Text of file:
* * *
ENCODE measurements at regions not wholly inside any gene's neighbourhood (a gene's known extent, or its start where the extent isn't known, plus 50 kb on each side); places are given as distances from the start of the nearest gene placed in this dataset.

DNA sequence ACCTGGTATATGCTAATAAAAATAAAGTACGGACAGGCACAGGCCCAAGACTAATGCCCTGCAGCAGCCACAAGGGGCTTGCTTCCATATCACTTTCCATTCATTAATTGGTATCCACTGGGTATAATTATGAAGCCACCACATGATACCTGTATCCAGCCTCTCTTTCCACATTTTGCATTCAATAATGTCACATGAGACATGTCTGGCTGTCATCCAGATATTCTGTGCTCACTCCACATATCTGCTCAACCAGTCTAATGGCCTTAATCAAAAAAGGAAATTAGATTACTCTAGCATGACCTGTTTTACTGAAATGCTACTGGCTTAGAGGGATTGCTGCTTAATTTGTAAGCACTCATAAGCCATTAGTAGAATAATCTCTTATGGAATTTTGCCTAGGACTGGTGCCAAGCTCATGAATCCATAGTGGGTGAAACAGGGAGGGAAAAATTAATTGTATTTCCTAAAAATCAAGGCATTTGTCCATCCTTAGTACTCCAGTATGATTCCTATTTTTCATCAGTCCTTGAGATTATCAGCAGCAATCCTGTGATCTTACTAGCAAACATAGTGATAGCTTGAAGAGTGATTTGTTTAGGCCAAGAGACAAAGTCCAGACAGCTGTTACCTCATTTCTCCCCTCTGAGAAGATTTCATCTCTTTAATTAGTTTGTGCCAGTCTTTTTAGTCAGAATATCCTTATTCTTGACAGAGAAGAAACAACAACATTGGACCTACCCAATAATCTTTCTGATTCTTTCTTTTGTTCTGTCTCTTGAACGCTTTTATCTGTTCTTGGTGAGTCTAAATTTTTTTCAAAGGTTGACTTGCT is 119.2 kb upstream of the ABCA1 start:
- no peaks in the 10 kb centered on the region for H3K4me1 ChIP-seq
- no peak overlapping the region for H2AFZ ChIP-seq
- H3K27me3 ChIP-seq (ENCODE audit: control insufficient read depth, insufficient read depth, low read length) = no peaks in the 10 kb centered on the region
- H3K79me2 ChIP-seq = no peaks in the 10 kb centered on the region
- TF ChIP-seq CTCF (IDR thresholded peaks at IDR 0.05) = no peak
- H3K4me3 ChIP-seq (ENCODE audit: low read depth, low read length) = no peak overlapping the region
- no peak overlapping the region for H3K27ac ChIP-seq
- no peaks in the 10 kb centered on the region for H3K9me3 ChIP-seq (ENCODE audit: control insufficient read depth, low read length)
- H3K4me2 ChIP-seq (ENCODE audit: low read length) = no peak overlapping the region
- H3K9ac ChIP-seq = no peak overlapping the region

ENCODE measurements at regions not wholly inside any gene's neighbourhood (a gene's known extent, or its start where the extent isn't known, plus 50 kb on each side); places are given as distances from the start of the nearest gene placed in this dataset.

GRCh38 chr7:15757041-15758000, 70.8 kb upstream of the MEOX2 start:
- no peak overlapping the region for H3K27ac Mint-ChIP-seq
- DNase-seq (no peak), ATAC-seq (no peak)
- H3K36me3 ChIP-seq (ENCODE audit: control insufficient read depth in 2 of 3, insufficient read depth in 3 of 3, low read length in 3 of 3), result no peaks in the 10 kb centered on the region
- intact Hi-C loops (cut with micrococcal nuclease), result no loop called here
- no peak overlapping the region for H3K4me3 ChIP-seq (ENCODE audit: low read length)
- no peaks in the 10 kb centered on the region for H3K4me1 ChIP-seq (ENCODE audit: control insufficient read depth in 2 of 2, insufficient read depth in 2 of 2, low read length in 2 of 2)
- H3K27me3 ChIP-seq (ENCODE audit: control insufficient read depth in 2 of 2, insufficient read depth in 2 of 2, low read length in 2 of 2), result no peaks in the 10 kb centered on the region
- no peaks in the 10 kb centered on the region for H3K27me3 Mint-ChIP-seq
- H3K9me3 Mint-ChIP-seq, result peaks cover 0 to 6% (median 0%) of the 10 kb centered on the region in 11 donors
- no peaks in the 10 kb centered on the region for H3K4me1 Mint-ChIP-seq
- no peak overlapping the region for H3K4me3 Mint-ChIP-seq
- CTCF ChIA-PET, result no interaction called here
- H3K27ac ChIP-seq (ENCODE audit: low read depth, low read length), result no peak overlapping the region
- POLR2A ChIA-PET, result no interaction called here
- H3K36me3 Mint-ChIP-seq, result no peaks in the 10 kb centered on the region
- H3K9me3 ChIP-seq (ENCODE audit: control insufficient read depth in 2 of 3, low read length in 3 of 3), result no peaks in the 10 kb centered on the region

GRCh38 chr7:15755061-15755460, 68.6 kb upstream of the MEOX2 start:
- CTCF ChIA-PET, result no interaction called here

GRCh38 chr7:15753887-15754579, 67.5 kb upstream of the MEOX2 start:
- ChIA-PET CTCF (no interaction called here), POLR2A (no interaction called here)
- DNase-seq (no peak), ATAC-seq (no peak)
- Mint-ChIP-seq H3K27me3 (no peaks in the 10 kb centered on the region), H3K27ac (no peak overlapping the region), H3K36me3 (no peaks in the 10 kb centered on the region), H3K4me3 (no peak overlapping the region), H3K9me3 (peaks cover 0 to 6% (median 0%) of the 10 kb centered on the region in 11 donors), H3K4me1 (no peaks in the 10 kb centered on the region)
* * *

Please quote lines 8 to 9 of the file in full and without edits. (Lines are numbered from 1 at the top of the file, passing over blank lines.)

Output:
- H3K4me3 ChIP-seq (ENCODE audit: low read depth, low read length) = no peak overlapping the region
- no peak overlapping the region for H3K27ac ChIP-seq